“Here is whale carpaccio with onion marmalade and rock salt,” said the waiter as he set down a small plate in front of me. When I shot him a questioning look, he explained that it was the amuse-bouche offered by the restaurant. Although I had read about whales being preyed upon by lusty carnivores, I was hardly prepared to take part in this controversy. To eat or not to eat was the dilemma, since I would be ridden with guilt either way. I finally took a bite of the crimson meat, because wasting it would have been a heavier burden on my soul. It was rather tender and tasted faintly of fish, reminding me of sashimi but decidedly more substantial in texture.

“And here you have the Sei Maluka with braised baby bok choi, tomato sambal and crispy ginger,” announced the waiter as he brought me the first course. Apparently, the wait staff at Havfruen has memorized the menu by heart and recites the name of each dish as effortlessly in Norwegian as in English. This was an Indonesian style fish cake, in this case made of coalfish. Fragrantly spiced and lightly fried, it was still steaming when I cut a piece with my fork and knife. Somehow, the tropical flavour of this dish generated a much needed, albeit imagined, warmth in this chilly Nordic evening.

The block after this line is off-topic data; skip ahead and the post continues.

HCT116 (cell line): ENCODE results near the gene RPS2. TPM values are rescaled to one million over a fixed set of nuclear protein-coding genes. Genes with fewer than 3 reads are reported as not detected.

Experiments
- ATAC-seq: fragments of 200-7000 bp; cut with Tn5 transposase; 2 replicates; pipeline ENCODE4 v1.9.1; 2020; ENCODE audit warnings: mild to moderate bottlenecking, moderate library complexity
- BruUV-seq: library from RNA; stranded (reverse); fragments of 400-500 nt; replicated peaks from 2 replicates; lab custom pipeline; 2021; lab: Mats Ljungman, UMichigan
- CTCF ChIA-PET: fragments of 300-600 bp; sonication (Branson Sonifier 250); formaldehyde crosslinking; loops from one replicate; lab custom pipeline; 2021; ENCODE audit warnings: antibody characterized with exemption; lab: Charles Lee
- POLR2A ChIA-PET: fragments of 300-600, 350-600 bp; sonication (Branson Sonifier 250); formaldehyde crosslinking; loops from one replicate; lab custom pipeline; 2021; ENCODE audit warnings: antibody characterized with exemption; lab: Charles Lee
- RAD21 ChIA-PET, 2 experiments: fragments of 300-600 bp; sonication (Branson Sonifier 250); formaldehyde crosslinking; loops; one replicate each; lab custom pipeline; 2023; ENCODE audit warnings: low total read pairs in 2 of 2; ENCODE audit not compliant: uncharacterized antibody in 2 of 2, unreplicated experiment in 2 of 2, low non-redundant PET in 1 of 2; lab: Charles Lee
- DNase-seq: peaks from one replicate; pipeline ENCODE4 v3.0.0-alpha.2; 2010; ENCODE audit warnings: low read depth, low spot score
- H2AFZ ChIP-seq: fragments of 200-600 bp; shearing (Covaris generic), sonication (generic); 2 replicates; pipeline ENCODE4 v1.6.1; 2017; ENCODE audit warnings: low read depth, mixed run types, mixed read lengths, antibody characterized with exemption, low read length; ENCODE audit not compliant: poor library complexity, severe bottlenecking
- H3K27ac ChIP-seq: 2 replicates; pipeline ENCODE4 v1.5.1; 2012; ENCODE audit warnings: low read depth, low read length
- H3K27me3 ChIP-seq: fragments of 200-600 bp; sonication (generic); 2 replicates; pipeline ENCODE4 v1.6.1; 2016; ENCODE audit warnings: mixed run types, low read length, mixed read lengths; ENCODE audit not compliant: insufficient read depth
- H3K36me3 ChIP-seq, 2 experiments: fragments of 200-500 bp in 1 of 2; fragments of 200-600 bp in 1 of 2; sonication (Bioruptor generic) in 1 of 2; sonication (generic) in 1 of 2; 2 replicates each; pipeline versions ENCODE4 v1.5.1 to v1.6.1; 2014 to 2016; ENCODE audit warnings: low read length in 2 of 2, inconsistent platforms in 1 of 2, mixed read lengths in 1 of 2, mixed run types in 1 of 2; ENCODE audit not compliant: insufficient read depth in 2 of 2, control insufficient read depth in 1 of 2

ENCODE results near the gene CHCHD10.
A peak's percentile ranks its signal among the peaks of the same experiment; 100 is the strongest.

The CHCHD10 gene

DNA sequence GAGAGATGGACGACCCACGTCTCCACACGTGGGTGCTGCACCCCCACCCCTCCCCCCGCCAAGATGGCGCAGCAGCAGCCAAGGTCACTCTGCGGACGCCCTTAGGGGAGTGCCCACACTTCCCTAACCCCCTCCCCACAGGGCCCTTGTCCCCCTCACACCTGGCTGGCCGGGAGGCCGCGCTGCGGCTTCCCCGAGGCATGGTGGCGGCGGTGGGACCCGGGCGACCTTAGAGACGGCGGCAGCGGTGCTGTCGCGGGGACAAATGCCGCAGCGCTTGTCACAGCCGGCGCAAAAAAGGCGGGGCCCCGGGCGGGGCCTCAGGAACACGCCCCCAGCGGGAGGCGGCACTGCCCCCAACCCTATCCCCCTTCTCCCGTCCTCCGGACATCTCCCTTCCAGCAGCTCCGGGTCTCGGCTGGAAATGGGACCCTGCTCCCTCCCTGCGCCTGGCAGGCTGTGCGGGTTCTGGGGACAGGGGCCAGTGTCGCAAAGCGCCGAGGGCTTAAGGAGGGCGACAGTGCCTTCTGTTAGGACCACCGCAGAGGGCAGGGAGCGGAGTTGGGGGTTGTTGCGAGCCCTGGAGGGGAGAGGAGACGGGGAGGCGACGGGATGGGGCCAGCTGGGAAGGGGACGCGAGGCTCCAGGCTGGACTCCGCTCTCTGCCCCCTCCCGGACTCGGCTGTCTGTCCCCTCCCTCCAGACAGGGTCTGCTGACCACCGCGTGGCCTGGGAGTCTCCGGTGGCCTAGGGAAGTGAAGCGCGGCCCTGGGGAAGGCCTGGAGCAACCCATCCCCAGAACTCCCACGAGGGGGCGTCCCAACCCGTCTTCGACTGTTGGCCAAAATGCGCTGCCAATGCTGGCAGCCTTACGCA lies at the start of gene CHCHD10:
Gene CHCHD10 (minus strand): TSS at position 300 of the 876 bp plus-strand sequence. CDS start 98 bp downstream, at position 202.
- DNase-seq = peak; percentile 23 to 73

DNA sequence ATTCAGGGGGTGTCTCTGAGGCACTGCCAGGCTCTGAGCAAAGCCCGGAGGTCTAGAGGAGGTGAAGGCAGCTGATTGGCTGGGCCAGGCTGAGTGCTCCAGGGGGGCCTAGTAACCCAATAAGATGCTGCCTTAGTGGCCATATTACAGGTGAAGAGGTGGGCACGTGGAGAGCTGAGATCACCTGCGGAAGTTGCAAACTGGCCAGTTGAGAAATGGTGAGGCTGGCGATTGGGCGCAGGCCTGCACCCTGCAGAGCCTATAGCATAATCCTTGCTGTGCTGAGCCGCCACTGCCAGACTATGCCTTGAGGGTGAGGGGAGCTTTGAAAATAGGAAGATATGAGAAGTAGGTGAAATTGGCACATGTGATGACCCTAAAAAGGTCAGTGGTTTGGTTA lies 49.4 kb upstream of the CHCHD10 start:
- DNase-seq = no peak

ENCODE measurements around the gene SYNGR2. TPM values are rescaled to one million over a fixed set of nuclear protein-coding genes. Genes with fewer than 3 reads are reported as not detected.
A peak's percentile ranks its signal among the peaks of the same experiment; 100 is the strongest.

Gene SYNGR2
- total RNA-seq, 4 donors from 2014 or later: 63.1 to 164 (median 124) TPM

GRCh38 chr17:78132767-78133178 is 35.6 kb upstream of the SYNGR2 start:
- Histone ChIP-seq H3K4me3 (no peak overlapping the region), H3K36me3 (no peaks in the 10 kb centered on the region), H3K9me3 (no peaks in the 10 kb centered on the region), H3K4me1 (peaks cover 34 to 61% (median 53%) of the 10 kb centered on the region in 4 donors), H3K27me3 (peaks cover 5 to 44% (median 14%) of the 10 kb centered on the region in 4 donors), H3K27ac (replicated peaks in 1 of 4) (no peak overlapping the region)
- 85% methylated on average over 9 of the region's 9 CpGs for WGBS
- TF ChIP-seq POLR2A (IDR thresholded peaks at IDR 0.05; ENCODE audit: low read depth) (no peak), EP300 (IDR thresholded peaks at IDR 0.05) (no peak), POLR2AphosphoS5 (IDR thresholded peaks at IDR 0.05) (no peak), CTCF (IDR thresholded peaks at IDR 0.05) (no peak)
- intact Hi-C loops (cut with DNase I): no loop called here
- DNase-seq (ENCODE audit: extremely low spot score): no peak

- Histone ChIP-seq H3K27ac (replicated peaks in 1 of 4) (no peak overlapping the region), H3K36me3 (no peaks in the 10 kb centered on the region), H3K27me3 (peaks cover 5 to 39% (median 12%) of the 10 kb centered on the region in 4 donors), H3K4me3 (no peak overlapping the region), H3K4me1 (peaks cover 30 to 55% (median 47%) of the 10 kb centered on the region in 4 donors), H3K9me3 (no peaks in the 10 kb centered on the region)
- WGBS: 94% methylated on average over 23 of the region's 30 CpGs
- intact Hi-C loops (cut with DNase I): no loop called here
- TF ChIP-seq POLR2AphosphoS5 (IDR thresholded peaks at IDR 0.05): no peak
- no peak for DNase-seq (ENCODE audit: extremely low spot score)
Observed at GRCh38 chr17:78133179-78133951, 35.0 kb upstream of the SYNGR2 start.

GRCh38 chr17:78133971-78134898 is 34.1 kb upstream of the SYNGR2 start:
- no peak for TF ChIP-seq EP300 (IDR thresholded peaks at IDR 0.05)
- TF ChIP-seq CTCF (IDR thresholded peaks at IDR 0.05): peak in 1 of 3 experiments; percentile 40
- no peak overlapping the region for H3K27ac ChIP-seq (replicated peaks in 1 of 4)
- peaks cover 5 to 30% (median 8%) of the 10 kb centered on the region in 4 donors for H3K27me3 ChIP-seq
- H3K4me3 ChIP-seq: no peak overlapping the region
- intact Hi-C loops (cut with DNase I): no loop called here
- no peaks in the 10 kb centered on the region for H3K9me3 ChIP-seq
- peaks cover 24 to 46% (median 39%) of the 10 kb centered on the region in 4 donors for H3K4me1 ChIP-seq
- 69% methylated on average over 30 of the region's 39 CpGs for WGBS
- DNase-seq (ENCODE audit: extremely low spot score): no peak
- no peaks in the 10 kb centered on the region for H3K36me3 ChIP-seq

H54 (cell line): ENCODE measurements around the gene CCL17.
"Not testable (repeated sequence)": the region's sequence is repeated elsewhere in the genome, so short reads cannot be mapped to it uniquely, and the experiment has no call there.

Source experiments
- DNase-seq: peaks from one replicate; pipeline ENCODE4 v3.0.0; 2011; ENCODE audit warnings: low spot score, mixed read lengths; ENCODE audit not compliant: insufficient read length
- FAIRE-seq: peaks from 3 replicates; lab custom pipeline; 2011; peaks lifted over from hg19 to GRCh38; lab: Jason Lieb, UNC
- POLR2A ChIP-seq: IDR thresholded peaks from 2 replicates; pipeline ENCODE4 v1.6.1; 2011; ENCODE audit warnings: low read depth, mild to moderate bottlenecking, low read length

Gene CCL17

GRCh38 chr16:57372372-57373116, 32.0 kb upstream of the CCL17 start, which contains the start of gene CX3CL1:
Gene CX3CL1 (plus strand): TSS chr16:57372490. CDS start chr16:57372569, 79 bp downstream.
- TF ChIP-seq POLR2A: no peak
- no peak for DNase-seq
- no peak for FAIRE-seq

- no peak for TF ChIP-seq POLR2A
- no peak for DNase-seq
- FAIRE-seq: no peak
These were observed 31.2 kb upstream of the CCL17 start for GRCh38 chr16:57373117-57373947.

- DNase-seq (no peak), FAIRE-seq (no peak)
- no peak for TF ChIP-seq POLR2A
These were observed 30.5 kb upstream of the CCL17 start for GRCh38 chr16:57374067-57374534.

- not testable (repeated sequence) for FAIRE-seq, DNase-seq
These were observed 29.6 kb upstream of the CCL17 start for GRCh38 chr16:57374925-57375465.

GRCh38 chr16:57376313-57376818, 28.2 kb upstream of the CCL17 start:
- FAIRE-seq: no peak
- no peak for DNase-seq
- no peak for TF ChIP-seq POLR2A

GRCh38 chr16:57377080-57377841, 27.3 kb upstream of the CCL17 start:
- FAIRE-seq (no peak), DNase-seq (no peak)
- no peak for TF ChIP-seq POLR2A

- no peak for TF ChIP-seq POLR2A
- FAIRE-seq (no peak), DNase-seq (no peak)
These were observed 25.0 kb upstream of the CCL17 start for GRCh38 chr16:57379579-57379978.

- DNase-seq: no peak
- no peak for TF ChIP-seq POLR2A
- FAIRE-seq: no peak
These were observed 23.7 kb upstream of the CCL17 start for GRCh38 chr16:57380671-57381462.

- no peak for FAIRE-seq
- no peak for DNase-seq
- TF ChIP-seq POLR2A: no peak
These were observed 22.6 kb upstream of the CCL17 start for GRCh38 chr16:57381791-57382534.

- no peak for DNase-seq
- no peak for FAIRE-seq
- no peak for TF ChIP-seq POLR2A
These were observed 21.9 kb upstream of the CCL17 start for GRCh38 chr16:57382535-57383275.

Just as I finished the last tasty morsel of the fish cake and was ready for more, the waiter arrived with my main dish—cod with pan-fried okra, aubergine bunani, and pepper and garlic rice. Cod, or torsk in Norwegian, is known as the national fish of Norway. Expertly prepared by the chefs at Havfruen, the piece on my plate had a crispy and flavourful skin covering the tender and delicately-seasoned flesh, made perfect by the orange curry sauce with a slight kick. What I really relished, however, was the aubergine bunani—thick, plump slabs marinated with oriental herbs and pan-fried with butter. It melted in my mouth and left a lingering subtle taste characteristic of the aubergine.

With the night falling, it was growing steadily dimmer in the restaurant and I adjusted my camera settings for my final course—chocolate and blueberry fondant with mascarpone and vanilla ice cream and orange jam. Photographing this dessert required much self-restraint: while looking through the view finder, I was unduly distracted by wafts of decadent chocolate, as if it was melting in a bain marie right in front of me. Not caring so much for the photo anymore, I quickly pressed the shutter and set my camera aside. When I pierced the fondant with my fork, sinfully dark chocolate oozed out of the thin crust like molten lava, the heavenly taste of warm bittersweetness ended my memorable meal on a perfect note.